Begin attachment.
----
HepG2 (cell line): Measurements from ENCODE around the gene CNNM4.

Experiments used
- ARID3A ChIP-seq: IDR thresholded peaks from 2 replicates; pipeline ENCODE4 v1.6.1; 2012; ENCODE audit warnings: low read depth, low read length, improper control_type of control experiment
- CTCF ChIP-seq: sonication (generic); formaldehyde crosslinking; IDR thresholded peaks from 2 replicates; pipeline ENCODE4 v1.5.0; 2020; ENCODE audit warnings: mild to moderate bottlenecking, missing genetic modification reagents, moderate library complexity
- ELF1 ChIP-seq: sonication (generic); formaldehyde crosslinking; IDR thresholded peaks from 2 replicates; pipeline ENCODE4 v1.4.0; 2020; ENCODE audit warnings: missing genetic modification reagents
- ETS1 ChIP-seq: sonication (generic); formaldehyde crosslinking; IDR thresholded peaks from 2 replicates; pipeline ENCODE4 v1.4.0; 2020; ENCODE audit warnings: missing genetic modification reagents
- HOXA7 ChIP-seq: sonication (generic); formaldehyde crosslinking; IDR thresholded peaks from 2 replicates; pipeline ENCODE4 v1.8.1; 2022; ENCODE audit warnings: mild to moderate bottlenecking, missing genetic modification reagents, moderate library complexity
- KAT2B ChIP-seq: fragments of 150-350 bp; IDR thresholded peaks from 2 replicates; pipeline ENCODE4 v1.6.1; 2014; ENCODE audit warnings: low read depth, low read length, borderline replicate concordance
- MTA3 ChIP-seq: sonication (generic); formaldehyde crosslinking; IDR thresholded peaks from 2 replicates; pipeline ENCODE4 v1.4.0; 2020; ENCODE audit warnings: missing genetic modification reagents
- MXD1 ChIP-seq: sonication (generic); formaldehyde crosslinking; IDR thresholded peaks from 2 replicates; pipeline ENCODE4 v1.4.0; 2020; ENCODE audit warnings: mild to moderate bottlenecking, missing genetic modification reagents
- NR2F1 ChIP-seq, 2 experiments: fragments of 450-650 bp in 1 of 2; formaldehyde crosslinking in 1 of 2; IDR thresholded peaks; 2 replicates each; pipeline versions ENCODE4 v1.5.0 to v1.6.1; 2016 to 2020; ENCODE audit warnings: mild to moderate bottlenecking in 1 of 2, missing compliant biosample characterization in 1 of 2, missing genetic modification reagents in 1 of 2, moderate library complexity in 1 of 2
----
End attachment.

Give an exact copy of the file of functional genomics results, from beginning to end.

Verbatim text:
HepG2 (cell line): Measurements from ENCODE around the gene CNNM4.

Experiments used
- ARID3A ChIP-seq: IDR thresholded peaks from 2 replicates; pipeline ENCODE4 v1.6.1; 2012; ENCODE audit warnings: low read depth, low read length, improper control_type of control experiment
- CTCF ChIP-seq: sonication (generic); formaldehyde crosslinking; IDR thresholded peaks from 2 replicates; pipeline ENCODE4 v1.5.0; 2020; ENCODE audit warnings: mild to moderate bottlenecking, missing genetic modification reagents, moderate library complexity
- ELF1 ChIP-seq: sonication (generic); formaldehyde crosslinking; IDR thresholded peaks from 2 replicates; pipeline ENCODE4 v1.4.0; 2020; ENCODE audit warnings: missing genetic modification reagents
- ETS1 ChIP-seq: sonication (generic); formaldehyde crosslinking; IDR thresholded peaks from 2 replicates; pipeline ENCODE4 v1.4.0; 2020; ENCODE audit warnings: missing genetic modification reagents
- HOXA7 ChIP-seq: sonication (generic); formaldehyde crosslinking; IDR thresholded peaks from 2 replicates; pipeline ENCODE4 v1.8.1; 2022; ENCODE audit warnings: mild to moderate bottlenecking, missing genetic modification reagents, moderate library complexity
- KAT2B ChIP-seq: fragments of 150-350 bp; IDR thresholded peaks from 2 replicates; pipeline ENCODE4 v1.6.1; 2014; ENCODE audit warnings: low read depth, low read length, borderline replicate concordance
- MTA3 ChIP-seq: sonication (generic); formaldehyde crosslinking; IDR thresholded peaks from 2 replicates; pipeline ENCODE4 v1.4.0; 2020; ENCODE audit warnings: missing genetic modification reagents
- MXD1 ChIP-seq: sonication (generic); formaldehyde crosslinking; IDR thresholded peaks from 2 replicates; pipeline ENCODE4 v1.4.0; 2020; ENCODE audit warnings: mild to moderate bottlenecking, missing genetic modification reagents
- NR2F1 ChIP-seq, 2 experiments: fragments of 450-650 bp in 1 of 2; formaldehyde crosslinking in 1 of 2; IDR thresholded peaks; 2 replicates each; pipeline versions ENCODE4 v1.5.0 to v1.6.1; 2016 to 2020; ENCODE audit warnings: mild to moderate bottlenecking in 1 of 2, missing compliant biosample characterization in 1 of 2, missing genetic modification reagents in 1 of 2, moderate library complexity in 1 of 2